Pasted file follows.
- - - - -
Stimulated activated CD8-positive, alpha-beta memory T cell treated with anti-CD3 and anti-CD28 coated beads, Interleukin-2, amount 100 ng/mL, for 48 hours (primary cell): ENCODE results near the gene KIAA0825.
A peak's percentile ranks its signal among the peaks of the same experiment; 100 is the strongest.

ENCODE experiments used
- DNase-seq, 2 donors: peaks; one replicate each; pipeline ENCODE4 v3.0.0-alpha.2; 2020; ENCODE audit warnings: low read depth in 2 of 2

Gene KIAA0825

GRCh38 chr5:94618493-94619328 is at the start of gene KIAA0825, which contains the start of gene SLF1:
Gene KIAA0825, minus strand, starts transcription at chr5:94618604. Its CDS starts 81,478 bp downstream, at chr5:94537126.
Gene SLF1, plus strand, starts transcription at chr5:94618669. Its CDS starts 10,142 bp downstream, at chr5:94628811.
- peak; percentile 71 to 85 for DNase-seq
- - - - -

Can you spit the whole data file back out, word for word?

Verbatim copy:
Stimulated activated CD8-positive, alpha-beta memory T cell treated with anti-CD3 and anti-CD28 coated beads, Interleukin-2, amount 100 ng/mL, for 48 hours (primary cell): ENCODE results near the gene KIAA0825.
A peak's percentile ranks its signal among the peaks of the same experiment; 100 is the strongest.

ENCODE experiments used
- DNase-seq, 2 donors: peaks; one replicate each; pipeline ENCODE4 v3.0.0-alpha.2; 2020; ENCODE audit warnings: low read depth in 2 of 2

Gene KIAA0825

GRCh38 chr5:94618493-94619328 is at the start of gene KIAA0825, which contains the start of gene SLF1:
Gene KIAA0825, minus strand, starts transcription at chr5:94618604. Its CDS starts 81,478 bp downstream, at chr5:94537126.
Gene SLF1, plus strand, starts transcription at chr5:94618669. Its CDS starts 10,142 bp downstream, at chr5:94628811.
- peak; percentile 71 to 85 for DNase-seq